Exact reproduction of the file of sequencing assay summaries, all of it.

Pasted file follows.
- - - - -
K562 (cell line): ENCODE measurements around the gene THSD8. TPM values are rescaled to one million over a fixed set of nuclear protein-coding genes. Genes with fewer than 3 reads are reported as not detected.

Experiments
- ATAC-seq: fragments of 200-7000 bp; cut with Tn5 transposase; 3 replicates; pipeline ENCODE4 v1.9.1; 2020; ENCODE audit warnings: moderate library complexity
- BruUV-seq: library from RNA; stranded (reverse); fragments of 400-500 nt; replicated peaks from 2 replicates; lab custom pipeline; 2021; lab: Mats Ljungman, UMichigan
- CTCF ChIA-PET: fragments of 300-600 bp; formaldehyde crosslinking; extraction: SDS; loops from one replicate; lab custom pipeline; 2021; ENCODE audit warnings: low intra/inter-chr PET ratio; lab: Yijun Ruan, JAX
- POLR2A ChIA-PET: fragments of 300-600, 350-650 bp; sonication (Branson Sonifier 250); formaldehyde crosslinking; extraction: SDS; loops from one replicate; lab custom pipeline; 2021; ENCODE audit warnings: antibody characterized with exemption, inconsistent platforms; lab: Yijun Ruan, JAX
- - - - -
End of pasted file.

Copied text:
K562 (cell line): ENCODE measurements around the gene THSD8. TPM values are rescaled to one million over a fixed set of nuclear protein-coding genes. Genes with fewer than 3 reads are reported as not detected.

Experiments
- ATAC-seq: fragments of 200-7000 bp; cut with Tn5 transposase; 3 replicates; pipeline ENCODE4 v1.9.1; 2020; ENCODE audit warnings: moderate library complexity
- BruUV-seq: library from RNA; stranded (reverse); fragments of 400-500 nt; replicated peaks from 2 replicates; lab custom pipeline; 2021; lab: Mats Ljungman, UMichigan
- CTCF ChIA-PET: fragments of 300-600 bp; formaldehyde crosslinking; extraction: SDS; loops from one replicate; lab custom pipeline; 2021; ENCODE audit warnings: low intra/inter-chr PET ratio; lab: Yijun Ruan, JAX
- POLR2A ChIA-PET: fragments of 300-600, 350-650 bp; sonication (Branson Sonifier 250); formaldehyde crosslinking; extraction: SDS; loops from one replicate; lab custom pipeline; 2021; ENCODE audit warnings: antibody characterized with exemption, inconsistent platforms; lab: Yijun Ruan, JAX